is a writer and archivist living in New Mexico. Her first book, My Autobiography of Carson McCullers, was a finalist for the 2020 National Book Award and was longlisted for the 2021 Andrew Carnegie Medal for Excellence. Her essay “Finders, Keepers” won a 2017 Pushcart Prize, and she was awarded the 2019 Rabkin Foundation Award for art journalism. She has a PhD in English from the University of Texas at Austin.
is the author of seven novels including Havana Lunar, a finalist for the Edgar Allan Poe Award, and the New Mexico noir Curse the Names. Bob is the recipient of Rockefeller Foundation and Oregon Book Awards fellowships as well as scholarships for two degrees in creative writing (BA, MFA) from Brown University. He has been a faculty member at Brown, the Institute of American Indian Arts, University of New Mexico, and Southern Oregon University. His stories have been selected for anthologies edited by Lee Child and Joyce Carol Oates and for publication in dozens of magazines and literary journals including Tin House, Mcsweeney’s, The Village Voice, and The Rumpus. At last year’s Taos Writers Conference, Bob offered the one-day intensive “Jumpstart Your Novel.”
was selected as the inaugural New Mexico Poet Laureate in 2020 and New Mexico Centennial Poet in 2012. His most recent book is the co-edited anthology, Querencia: Reflections on the New Mexico Homeland. His two collections of poetry are A Poetry of Remembrance: New and Rejected Works and In the Gathering of Silence. He is co-author of Sagrado: A Photopoetics Across the Chicano Homeland. He is an Assistant Professor in the Chicana and Chicano Studies department at the University of New Mexico.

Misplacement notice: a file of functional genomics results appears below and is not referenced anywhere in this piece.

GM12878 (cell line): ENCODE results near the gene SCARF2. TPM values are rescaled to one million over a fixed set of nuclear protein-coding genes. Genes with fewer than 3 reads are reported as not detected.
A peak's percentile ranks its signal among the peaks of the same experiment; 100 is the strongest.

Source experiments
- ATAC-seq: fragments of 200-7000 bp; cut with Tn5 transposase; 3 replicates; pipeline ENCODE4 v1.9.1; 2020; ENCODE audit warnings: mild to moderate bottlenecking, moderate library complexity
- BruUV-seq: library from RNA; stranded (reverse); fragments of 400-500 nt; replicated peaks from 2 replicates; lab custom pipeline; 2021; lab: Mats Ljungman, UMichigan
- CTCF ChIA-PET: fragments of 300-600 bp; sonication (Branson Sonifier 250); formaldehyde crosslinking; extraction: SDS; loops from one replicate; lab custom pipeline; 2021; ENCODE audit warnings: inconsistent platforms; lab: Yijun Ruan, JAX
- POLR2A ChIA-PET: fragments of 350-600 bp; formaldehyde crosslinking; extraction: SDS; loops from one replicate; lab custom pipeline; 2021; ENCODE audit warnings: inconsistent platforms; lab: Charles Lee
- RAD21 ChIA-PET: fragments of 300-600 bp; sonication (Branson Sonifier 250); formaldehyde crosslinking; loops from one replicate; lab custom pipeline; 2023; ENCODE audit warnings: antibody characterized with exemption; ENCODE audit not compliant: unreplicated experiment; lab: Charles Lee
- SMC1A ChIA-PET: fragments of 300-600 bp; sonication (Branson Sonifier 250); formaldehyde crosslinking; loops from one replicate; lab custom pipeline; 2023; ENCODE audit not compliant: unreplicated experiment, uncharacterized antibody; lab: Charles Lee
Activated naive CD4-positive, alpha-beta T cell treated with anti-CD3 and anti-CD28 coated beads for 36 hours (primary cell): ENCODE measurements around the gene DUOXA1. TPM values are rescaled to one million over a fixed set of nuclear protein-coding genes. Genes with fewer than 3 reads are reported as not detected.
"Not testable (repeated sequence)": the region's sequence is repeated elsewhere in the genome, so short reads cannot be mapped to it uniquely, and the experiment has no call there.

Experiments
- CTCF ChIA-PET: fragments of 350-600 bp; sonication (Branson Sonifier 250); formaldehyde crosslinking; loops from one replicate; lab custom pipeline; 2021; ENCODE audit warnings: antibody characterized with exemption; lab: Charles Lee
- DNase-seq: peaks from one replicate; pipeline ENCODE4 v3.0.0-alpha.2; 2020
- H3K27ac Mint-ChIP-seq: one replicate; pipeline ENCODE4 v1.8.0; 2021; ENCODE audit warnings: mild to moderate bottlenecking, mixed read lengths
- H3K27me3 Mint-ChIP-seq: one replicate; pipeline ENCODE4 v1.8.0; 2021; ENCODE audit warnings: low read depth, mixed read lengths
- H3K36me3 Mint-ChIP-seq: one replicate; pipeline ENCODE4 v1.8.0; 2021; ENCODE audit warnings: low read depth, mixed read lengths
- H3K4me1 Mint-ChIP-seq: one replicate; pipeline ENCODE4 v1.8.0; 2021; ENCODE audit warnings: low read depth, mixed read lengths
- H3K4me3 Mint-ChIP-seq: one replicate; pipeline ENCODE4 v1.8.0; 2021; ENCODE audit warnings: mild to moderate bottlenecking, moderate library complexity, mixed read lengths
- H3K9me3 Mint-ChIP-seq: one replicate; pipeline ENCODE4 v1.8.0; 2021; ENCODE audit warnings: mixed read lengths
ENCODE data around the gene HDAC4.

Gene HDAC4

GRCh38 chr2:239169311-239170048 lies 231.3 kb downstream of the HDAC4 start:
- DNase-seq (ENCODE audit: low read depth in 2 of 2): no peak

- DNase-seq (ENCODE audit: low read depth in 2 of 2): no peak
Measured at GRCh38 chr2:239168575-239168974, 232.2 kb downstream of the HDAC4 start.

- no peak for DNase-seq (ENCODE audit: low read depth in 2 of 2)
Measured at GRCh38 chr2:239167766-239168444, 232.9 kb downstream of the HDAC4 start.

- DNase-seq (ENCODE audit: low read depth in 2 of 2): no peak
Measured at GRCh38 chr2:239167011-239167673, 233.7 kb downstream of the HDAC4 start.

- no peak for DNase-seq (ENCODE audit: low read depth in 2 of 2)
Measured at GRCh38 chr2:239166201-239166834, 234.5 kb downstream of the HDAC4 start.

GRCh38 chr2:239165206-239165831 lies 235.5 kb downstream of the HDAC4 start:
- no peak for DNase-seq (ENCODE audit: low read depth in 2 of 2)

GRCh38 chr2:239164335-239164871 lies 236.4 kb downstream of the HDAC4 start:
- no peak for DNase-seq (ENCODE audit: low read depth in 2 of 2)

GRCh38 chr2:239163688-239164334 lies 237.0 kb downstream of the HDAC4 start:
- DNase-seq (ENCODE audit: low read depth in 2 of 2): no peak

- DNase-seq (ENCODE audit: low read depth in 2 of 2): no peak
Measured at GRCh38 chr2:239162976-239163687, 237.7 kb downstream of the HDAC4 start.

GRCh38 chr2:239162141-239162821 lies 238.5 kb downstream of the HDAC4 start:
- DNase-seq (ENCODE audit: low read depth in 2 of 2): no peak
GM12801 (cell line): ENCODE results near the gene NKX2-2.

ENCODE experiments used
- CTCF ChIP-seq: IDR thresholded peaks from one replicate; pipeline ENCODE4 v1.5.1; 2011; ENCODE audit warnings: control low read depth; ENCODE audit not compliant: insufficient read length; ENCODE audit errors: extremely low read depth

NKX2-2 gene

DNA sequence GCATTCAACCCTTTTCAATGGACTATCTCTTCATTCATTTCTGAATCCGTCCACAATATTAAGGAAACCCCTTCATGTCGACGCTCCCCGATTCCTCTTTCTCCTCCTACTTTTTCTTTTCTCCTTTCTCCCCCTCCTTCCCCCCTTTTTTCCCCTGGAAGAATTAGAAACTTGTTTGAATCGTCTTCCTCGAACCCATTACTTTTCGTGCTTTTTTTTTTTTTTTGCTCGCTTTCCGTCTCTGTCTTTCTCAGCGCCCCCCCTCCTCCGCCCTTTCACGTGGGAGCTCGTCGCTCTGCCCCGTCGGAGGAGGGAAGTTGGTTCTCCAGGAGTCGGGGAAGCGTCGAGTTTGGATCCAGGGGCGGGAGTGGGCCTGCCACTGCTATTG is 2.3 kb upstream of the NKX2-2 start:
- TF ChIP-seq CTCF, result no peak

Margaret Elysia Garcia
is the author of the ebook Sad Girls & Other Stories and the audiobook Mary of the Chance Encounters, and a forthcoming collection of short stories Tales of Other Californias to be published by Tolsun Press in 2022. She’s the co-founder and head writer of Pachuca Productions—a Latina theatre troupe producing original and social justice plays in the northeastern Sierra. She teaches creative writing and theatre through the William James Association at California Correctional Center in Susanville, CA. She’s a staff writer for Feather Publishing, one of the last independent news sources for northeastern California. She also writes and publishes poetry.